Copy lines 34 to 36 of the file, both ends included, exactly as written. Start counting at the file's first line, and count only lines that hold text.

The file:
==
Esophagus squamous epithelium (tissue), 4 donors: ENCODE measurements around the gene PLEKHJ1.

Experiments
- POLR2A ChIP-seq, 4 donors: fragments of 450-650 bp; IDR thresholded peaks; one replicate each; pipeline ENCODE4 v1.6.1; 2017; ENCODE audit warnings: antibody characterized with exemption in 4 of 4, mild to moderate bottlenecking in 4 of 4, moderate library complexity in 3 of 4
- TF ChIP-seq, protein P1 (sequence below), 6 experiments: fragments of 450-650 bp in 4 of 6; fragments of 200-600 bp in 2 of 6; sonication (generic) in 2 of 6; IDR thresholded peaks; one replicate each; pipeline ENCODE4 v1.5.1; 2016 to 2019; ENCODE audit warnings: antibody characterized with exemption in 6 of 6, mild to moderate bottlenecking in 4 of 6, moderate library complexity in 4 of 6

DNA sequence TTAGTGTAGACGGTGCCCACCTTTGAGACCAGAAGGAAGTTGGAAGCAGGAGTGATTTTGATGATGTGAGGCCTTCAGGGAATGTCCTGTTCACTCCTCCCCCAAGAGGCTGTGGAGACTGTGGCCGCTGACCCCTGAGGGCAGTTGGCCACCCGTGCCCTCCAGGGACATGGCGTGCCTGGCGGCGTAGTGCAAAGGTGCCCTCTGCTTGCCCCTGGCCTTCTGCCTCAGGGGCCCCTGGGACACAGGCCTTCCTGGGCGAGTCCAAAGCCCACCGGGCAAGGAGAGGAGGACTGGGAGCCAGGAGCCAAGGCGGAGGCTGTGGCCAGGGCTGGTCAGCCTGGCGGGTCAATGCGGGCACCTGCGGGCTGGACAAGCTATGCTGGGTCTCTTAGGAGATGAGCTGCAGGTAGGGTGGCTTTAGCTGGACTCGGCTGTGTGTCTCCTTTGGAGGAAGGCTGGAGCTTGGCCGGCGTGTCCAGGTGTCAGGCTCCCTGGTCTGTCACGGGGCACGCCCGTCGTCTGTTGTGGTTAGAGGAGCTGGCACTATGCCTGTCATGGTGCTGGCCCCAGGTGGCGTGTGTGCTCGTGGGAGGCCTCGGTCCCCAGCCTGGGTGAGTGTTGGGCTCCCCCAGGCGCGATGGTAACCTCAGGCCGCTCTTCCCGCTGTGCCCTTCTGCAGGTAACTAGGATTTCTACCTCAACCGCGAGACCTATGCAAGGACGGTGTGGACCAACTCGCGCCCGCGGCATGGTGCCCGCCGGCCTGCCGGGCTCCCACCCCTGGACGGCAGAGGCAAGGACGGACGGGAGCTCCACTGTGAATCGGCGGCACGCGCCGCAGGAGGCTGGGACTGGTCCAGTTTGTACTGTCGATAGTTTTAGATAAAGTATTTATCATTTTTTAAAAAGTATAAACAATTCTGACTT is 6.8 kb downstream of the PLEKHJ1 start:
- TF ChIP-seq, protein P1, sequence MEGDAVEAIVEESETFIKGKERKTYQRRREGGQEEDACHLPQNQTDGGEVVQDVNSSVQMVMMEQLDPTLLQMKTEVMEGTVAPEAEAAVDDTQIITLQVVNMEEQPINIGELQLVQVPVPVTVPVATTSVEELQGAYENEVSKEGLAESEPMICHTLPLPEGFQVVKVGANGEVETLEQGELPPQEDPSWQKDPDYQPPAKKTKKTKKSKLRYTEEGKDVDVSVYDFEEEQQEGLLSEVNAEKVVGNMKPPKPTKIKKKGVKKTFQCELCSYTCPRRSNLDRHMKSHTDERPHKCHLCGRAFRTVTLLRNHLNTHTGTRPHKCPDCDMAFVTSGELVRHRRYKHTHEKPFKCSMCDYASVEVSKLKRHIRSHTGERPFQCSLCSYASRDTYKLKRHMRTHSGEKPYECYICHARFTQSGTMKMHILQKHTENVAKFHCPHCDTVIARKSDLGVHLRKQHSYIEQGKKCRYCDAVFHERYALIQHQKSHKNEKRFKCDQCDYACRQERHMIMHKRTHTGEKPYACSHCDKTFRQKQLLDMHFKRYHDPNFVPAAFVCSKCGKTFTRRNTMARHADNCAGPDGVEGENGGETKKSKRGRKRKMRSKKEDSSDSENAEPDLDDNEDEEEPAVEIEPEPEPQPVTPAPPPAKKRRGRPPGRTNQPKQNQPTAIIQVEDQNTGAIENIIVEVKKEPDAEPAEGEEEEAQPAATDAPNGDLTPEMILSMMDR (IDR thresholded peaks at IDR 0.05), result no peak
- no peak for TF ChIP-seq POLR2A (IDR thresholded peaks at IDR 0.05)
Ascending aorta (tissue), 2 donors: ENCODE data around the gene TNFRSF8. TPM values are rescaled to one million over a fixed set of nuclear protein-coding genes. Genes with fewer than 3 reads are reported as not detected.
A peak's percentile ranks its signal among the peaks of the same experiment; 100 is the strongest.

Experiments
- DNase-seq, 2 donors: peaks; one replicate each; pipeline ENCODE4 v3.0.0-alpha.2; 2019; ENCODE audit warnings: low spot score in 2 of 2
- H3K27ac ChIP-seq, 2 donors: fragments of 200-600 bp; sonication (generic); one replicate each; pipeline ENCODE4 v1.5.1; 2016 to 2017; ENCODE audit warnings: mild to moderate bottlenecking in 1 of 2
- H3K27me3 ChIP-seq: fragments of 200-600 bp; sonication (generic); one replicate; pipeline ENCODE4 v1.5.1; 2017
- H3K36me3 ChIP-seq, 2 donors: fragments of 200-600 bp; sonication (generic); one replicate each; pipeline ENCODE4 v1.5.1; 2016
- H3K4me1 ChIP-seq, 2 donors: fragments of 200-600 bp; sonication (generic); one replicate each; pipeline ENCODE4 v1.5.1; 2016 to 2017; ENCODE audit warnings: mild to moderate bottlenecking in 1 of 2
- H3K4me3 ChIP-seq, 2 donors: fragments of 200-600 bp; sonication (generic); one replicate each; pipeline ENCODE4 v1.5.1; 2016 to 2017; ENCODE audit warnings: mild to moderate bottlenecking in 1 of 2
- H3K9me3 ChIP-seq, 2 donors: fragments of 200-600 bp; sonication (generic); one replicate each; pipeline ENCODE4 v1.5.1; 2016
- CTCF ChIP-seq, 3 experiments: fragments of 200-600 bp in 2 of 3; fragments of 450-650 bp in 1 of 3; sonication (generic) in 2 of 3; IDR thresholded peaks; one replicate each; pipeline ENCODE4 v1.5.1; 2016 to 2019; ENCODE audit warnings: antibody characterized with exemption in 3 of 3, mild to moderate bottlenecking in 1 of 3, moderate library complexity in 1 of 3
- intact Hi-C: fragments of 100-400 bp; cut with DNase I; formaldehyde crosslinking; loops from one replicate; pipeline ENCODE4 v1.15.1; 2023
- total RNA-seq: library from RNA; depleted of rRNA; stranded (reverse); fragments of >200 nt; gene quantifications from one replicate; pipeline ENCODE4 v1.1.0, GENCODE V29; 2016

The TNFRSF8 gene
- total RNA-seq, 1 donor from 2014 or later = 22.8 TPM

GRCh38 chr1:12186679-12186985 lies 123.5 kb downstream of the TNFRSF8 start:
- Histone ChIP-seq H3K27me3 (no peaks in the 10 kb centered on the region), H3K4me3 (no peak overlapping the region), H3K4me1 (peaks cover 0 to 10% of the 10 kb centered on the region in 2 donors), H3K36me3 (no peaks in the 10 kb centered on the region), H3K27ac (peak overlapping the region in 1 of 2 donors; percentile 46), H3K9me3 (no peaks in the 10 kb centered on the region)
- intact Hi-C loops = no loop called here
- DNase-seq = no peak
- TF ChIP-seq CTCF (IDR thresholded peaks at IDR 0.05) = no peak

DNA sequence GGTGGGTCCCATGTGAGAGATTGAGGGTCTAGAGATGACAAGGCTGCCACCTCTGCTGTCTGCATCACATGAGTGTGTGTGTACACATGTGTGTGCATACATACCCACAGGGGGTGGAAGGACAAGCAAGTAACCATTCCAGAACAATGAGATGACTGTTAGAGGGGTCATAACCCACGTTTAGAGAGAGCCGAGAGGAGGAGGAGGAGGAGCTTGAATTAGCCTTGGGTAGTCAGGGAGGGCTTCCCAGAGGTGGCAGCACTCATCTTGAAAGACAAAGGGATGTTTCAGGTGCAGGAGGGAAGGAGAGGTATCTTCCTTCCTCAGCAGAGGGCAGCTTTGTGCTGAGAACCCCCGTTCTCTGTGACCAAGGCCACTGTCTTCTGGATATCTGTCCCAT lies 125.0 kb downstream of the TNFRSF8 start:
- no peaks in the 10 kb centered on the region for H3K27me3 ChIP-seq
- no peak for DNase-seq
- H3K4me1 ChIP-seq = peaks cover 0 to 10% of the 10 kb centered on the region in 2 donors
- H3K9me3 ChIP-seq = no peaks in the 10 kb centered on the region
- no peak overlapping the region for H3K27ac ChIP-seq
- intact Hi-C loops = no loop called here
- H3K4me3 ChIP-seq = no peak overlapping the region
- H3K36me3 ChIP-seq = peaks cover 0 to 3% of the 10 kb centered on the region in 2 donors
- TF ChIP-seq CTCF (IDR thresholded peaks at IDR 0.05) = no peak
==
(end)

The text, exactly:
- intact Hi-C loops = no loop called here
- H3K4me3 ChIP-seq = no peak overlapping the region
- H3K36me3 ChIP-seq = peaks cover 0 to 3% of the 10 kb centered on the region in 2 donors